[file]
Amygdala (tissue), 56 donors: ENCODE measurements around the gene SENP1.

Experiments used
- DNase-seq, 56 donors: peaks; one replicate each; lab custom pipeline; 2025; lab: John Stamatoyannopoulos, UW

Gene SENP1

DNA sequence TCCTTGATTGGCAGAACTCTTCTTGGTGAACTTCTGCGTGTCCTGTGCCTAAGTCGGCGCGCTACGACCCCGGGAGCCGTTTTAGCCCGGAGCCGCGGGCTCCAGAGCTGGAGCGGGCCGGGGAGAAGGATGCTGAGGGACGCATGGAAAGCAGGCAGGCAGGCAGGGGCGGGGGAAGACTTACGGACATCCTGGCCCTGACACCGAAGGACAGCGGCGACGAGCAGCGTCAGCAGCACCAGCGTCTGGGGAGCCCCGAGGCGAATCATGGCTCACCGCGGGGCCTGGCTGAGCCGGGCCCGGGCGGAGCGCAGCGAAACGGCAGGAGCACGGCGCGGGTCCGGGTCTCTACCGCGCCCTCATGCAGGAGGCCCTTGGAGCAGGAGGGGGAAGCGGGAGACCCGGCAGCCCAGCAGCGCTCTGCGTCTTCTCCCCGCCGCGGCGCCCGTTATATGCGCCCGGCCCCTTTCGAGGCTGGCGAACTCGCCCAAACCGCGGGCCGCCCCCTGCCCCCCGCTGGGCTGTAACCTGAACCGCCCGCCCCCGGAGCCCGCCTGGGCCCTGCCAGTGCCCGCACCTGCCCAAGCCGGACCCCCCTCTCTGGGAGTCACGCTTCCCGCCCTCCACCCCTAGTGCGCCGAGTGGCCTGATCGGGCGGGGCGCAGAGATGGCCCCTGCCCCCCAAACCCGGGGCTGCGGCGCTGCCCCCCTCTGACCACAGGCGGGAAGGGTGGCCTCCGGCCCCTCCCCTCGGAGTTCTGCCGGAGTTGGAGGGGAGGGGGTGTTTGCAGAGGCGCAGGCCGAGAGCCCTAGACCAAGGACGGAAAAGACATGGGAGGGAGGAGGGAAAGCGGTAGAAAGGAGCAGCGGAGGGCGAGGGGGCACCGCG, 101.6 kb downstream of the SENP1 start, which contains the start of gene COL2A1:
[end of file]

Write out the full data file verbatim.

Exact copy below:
Amygdala (tissue), 56 donors: ENCODE measurements around the gene SENP1.

Experiments used
- DNase-seq, 56 donors: peaks; one replicate each; lab custom pipeline; 2025; lab: John Stamatoyannopoulos, UW

Gene SENP1

DNA sequence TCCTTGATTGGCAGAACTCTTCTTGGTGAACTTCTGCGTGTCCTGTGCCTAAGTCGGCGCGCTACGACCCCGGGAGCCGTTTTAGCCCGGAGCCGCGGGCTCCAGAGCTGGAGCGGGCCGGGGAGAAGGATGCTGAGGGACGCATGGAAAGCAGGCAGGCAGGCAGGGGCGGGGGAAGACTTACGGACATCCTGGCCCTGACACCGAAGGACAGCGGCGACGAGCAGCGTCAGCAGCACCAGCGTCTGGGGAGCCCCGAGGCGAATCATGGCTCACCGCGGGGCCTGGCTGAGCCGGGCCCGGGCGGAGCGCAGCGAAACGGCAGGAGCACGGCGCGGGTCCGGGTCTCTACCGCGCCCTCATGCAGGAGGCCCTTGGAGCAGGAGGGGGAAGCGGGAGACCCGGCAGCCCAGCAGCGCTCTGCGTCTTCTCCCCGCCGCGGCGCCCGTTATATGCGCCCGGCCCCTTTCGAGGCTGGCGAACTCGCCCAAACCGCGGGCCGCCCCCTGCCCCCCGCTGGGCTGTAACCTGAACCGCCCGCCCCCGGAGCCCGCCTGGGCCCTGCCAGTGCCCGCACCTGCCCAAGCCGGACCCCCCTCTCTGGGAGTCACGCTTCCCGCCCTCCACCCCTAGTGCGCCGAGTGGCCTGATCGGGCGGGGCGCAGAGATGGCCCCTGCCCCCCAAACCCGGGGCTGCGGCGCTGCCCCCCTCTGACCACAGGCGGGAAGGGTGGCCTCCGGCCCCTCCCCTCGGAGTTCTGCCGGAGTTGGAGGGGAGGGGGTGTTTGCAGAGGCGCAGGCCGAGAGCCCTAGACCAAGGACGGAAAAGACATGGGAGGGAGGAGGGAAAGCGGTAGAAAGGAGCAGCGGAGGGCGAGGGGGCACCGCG, 101.6 kb downstream of the SENP1 start, which contains the start of gene COL2A1: